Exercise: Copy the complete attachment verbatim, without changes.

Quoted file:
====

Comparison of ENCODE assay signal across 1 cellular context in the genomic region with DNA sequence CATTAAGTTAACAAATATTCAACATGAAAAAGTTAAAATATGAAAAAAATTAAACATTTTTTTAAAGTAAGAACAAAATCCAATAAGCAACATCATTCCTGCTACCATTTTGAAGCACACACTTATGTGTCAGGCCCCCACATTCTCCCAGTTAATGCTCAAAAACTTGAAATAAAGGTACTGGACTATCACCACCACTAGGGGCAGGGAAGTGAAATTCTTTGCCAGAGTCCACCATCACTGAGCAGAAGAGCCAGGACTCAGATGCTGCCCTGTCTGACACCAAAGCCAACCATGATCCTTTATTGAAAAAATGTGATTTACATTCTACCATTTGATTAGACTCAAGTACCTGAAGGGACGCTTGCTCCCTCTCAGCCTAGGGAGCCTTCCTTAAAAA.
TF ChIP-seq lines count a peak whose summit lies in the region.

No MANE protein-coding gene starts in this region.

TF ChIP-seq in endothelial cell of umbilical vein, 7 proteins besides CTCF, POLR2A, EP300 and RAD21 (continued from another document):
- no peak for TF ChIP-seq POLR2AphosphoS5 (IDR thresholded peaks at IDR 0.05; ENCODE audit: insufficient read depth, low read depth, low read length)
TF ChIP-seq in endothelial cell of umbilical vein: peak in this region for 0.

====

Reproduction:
Comparison of ENCODE assay signal across 1 cellular context in the genomic region with DNA sequence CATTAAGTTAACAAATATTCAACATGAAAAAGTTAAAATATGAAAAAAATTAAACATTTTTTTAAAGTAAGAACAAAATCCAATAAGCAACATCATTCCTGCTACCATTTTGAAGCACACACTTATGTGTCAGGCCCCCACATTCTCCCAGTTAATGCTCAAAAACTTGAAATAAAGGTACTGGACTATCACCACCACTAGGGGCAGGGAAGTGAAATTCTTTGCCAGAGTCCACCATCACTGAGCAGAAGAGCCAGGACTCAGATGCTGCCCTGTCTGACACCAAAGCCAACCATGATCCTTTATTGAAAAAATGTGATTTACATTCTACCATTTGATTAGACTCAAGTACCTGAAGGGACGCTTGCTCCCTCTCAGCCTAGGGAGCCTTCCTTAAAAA.
TF ChIP-seq lines count a peak whose summit lies in the region.

No MANE protein-coding gene starts in this region.

TF ChIP-seq in endothelial cell of umbilical vein, 7 proteins besides CTCF, POLR2A, EP300 and RAD21 (continued from another document):
- no peak for TF ChIP-seq POLR2AphosphoS5 (IDR thresholded peaks at IDR 0.05; ENCODE audit: insufficient read depth, low read depth, low read length)
TF ChIP-seq in endothelial cell of umbilical vein: peak in this region for 0.